1"Living Spring Journal - Issue 1 (May 2000) - Notes & Queries 3." Student Subdomain for University of Bath. Web. 30 May 2011. <http://people.bath.ac.uk/liskmj/living-spring/journal/issue1/notes/notes1c.htm>.

2Hutton, Ronald. The Pagan Religions of the Ancient British Isles: Their Nature and Legacy. Oxford, UK: B. Blackwell, 1991. 293.

3"Gilsland Bits & Pieces." Laverocks Home Page. Web. 30 May 2011. <http://www.laverocks.co.uk/gilslandmag/placenames.htm>.
The author argues for the retention of the traditional local name for this site at Hadrian's Wall Milecastle 48.

4Hutton 147-48.

5"Trumpet." National Museum of Ireland. Web. 30 May 2011. <http://www.museum.ie/en/list/artefacts.aspx?article=0a8a7a56-b35e-4b72-ba70-f288fea435c0>.
There is a video here about the discovery of the trumpet, and how it would sound (using a replica).

6Lynn, C. J., Chrintine Penn, Maureen McCorry, Moira Delaney, and Robert Lamour. "Trial Excavations at the King's Stables, Tray Townland, County Armagh." Ulster Journal of Archaeology Third 40 (1977): 42.

7Lynn 54.

8McCormick, Finbar. "The Dog in Prehistoric and Early Christian Ireland." Archaeology Ireland 5.4 (1991): 7-9.

9Lynn 47.

10Morris, Henry. "Emania at the Present Day." Journal of the County Louth Archaeological Society 2.3 (1910): 254-56.

11Paterson, T. G. F. Country Cracks: Old Tales from the County of Armagh. Dundalk: W. Tempest, Dundalgan, 1945. 45.
The dialect in the original has been removed for clarity. Also, the use of such dialect may imply a rascist attitude regarding the speaker. Here is an example of the original text: "An' he started till cut the bank an' it's so lovely an' round it wus a pity till destroy the shape."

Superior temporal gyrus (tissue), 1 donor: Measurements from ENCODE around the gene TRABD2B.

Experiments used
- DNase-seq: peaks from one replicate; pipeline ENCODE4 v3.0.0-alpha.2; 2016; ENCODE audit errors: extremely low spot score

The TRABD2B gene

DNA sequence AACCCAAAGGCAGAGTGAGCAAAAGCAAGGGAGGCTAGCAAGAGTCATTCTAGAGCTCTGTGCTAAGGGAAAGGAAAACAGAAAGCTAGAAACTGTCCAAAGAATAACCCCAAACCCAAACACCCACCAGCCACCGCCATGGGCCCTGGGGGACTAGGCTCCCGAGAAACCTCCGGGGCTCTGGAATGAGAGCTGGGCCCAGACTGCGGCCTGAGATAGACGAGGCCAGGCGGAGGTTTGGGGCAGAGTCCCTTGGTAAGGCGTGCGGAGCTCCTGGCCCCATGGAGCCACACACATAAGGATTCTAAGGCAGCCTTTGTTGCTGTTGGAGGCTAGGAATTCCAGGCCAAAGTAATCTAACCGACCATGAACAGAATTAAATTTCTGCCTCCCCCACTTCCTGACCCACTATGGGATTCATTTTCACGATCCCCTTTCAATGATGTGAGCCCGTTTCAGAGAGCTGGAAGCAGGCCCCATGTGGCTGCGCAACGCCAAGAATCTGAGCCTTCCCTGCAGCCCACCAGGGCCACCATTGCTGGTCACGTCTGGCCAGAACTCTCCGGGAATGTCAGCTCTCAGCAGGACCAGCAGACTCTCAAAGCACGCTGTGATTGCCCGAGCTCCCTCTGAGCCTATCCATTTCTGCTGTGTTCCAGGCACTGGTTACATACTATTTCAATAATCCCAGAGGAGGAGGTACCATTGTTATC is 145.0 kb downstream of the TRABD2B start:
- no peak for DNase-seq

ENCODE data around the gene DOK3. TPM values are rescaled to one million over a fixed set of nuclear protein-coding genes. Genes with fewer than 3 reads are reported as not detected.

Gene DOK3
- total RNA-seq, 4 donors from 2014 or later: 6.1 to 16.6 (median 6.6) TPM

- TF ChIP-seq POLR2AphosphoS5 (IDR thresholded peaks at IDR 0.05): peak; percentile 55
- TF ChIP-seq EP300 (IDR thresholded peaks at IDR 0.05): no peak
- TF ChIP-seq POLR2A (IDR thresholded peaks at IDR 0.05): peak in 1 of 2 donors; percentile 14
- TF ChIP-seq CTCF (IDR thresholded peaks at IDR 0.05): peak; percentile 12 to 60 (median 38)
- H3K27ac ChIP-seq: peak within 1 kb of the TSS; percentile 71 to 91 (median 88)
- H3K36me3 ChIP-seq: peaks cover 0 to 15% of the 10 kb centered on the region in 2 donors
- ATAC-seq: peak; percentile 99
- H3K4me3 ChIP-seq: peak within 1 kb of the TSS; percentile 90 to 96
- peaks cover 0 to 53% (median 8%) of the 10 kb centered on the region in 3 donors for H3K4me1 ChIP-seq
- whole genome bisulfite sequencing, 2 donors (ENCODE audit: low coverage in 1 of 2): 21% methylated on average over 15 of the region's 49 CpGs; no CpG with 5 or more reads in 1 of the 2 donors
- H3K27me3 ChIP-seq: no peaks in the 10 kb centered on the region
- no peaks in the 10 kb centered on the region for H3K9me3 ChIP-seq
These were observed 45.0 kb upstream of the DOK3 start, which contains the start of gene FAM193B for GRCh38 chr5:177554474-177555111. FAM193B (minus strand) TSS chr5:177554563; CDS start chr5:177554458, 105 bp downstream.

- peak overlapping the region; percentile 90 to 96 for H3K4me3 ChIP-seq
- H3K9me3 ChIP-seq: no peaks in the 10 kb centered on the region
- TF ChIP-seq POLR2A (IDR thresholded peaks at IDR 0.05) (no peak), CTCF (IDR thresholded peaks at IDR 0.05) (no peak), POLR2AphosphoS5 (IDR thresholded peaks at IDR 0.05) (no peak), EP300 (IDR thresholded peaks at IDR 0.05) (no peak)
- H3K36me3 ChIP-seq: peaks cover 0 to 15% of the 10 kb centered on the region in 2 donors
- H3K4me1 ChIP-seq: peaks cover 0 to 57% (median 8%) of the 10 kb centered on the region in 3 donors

According to W. H. A. Williams, "Although use of the peasant's brogue in travel writing suggested authenticity, it had long been a vehicle for comedy on the stage and in fiction. Many of the travel accounts, therefore, contain elements of Stage Irish humor, which, while they entertained, also served to emphasize the gap between the writer and reader, on the one hand, and the Irish peasant on the other. Much of the comic material came from Hibernian turns of phrase that popular entertainments had trained tourists to expect and to recognize. Few travel writers bothered to consider 'proverbial Irish wit' from the perspective of the peasantry. It was easier and more comforting simply to imagine that they had encouraged a 'genuine' Paddy, a real-life example of the Stage Irishman."
Williams, W. H. A. Tourism, Landscape, and the Irish Character: British Travel Writers in Pre-famine Ireland. Madison, WI: University of Wisconsin, 2008. 68.

12The King's Stables. 19 June 2010. Information sign at the site. Tray townland, Co. Armagh.
The sign warns the visitor, "The original bottom of the pool is more than 2 metres (7 feet) below the present surface which is VERY DANGEROUS and must NOT BE WALKED ON."